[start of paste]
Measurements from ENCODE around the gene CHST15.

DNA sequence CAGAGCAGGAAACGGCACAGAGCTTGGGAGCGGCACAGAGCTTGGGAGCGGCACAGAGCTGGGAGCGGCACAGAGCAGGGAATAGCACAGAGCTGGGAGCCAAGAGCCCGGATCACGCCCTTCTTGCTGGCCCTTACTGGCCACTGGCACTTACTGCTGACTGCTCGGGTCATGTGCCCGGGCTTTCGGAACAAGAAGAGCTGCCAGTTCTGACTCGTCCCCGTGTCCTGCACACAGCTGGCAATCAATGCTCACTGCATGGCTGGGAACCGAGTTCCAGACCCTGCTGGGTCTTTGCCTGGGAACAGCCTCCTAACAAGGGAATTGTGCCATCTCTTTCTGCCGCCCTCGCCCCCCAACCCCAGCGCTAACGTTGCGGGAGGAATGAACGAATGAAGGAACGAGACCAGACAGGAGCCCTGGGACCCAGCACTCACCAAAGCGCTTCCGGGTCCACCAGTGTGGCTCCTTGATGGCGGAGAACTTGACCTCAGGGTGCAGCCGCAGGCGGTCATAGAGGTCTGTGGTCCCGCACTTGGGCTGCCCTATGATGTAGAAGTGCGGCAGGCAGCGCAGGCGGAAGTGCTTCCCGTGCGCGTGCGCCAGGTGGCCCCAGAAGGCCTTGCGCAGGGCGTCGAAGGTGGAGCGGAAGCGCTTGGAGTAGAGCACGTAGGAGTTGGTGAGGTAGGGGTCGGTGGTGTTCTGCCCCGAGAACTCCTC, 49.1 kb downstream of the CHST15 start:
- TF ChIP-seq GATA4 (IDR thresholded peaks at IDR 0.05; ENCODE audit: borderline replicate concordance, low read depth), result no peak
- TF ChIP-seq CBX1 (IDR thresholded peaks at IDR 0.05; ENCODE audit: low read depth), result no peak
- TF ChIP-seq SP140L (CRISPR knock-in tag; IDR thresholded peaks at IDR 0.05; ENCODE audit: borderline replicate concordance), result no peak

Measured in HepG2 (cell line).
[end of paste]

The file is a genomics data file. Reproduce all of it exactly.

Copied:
Measurements from ENCODE around the gene CHST15.

DNA sequence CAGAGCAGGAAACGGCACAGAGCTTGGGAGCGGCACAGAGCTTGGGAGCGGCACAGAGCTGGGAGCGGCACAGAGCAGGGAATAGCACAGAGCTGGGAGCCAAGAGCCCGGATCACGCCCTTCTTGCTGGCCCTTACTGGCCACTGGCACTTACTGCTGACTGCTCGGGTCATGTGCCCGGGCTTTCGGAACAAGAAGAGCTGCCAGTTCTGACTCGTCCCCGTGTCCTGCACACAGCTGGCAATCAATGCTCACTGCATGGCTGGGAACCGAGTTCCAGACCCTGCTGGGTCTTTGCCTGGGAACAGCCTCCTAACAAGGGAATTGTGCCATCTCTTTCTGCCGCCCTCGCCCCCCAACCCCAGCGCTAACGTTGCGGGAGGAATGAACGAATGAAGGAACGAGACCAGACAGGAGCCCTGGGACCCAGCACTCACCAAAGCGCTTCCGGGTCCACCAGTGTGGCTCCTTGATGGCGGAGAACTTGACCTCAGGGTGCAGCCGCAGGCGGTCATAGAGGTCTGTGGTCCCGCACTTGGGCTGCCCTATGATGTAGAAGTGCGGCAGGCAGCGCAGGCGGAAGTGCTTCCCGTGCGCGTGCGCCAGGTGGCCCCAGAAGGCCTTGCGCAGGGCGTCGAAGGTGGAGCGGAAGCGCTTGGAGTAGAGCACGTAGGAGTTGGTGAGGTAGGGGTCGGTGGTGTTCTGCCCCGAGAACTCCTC, 49.1 kb downstream of the CHST15 start:
- TF ChIP-seq GATA4 (IDR thresholded peaks at IDR 0.05; ENCODE audit: borderline replicate concordance, low read depth), result no peak
- TF ChIP-seq CBX1 (IDR thresholded peaks at IDR 0.05; ENCODE audit: low read depth), result no peak
- TF ChIP-seq SP140L (CRISPR knock-in tag; IDR thresholded peaks at IDR 0.05; ENCODE audit: borderline replicate concordance), result no peak

Measured in HepG2 (cell line).